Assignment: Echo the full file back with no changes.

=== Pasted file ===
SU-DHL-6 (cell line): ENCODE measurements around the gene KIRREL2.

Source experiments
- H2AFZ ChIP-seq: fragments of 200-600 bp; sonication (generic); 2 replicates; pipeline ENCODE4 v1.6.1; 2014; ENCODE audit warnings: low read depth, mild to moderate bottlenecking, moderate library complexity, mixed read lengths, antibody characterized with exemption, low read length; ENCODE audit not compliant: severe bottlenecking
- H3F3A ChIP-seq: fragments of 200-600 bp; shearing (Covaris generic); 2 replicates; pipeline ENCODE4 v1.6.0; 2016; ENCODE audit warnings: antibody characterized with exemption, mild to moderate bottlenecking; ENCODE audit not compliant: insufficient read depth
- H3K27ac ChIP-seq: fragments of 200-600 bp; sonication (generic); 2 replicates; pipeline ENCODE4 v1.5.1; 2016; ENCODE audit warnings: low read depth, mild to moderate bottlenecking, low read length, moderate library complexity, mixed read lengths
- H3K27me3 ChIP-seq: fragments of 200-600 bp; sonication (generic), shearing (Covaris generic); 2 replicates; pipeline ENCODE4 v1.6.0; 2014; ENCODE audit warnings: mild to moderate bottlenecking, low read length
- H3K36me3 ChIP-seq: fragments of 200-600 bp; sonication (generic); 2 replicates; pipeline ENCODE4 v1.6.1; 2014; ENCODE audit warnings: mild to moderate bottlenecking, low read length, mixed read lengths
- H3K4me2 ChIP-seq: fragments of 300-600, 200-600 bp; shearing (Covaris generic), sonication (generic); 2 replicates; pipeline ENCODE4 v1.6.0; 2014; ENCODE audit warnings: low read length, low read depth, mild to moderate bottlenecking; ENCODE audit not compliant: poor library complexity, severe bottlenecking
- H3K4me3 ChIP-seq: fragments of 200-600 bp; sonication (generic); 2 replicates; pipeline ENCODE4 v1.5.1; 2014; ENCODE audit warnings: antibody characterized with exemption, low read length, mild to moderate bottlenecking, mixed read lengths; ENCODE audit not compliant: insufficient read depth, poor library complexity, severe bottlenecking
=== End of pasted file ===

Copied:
SU-DHL-6 (cell line): ENCODE measurements around the gene KIRREL2.

Source experiments
- H2AFZ ChIP-seq: fragments of 200-600 bp; sonication (generic); 2 replicates; pipeline ENCODE4 v1.6.1; 2014; ENCODE audit warnings: low read depth, mild to moderate bottlenecking, moderate library complexity, mixed read lengths, antibody characterized with exemption, low read length; ENCODE audit not compliant: severe bottlenecking
- H3F3A ChIP-seq: fragments of 200-600 bp; shearing (Covaris generic); 2 replicates; pipeline ENCODE4 v1.6.0; 2016; ENCODE audit warnings: antibody characterized with exemption, mild to moderate bottlenecking; ENCODE audit not compliant: insufficient read depth
- H3K27ac ChIP-seq: fragments of 200-600 bp; sonication (generic); 2 replicates; pipeline ENCODE4 v1.5.1; 2016; ENCODE audit warnings: low read depth, mild to moderate bottlenecking, low read length, moderate library complexity, mixed read lengths
- H3K27me3 ChIP-seq: fragments of 200-600 bp; sonication (generic), shearing (Covaris generic); 2 replicates; pipeline ENCODE4 v1.6.0; 2014; ENCODE audit warnings: mild to moderate bottlenecking, low read length
- H3K36me3 ChIP-seq: fragments of 200-600 bp; sonication (generic); 2 replicates; pipeline ENCODE4 v1.6.1; 2014; ENCODE audit warnings: mild to moderate bottlenecking, low read length, mixed read lengths
- H3K4me2 ChIP-seq: fragments of 300-600, 200-600 bp; shearing (Covaris generic), sonication (generic); 2 replicates; pipeline ENCODE4 v1.6.0; 2014; ENCODE audit warnings: low read length, low read depth, mild to moderate bottlenecking; ENCODE audit not compliant: poor library complexity, severe bottlenecking
- H3K4me3 ChIP-seq: fragments of 200-600 bp; sonication (generic); 2 replicates; pipeline ENCODE4 v1.5.1; 2014; ENCODE audit warnings: antibody characterized with exemption, low read length, mild to moderate bottlenecking, mixed read lengths; ENCODE audit not compliant: insufficient read depth, poor library complexity, severe bottlenecking